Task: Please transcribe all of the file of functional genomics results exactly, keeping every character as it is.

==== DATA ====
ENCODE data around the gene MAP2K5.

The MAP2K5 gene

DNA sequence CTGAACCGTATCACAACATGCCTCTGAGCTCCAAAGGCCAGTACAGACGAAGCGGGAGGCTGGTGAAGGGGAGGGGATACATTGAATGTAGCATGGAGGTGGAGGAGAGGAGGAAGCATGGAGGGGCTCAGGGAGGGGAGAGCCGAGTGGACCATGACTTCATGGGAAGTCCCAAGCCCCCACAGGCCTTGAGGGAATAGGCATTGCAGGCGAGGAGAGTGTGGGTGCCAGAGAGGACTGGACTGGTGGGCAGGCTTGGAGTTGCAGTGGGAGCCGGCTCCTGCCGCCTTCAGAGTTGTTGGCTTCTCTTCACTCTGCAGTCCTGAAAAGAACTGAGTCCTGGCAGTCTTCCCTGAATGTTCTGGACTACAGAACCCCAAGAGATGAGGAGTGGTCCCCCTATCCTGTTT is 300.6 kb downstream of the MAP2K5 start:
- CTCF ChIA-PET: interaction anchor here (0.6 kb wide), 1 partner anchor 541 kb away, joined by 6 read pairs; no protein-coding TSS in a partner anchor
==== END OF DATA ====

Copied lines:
ENCODE data around the gene MAP2K5.

The MAP2K5 gene

DNA sequence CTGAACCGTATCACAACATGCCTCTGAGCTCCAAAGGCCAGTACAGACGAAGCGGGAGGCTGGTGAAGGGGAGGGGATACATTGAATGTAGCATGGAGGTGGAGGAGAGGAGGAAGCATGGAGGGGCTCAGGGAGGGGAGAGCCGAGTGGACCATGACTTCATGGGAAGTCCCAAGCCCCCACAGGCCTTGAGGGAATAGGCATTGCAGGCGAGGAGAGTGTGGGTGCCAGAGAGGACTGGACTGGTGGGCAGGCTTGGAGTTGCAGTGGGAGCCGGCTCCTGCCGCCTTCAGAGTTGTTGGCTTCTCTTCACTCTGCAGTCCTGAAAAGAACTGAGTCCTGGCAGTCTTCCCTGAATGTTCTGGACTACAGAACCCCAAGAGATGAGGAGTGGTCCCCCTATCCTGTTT is 300.6 kb downstream of the MAP2K5 start:
- CTCF ChIA-PET: interaction anchor here (0.6 kb wide), 1 partner anchor 541 kb away, joined by 6 read pairs; no protein-coding TSS in a partner anchor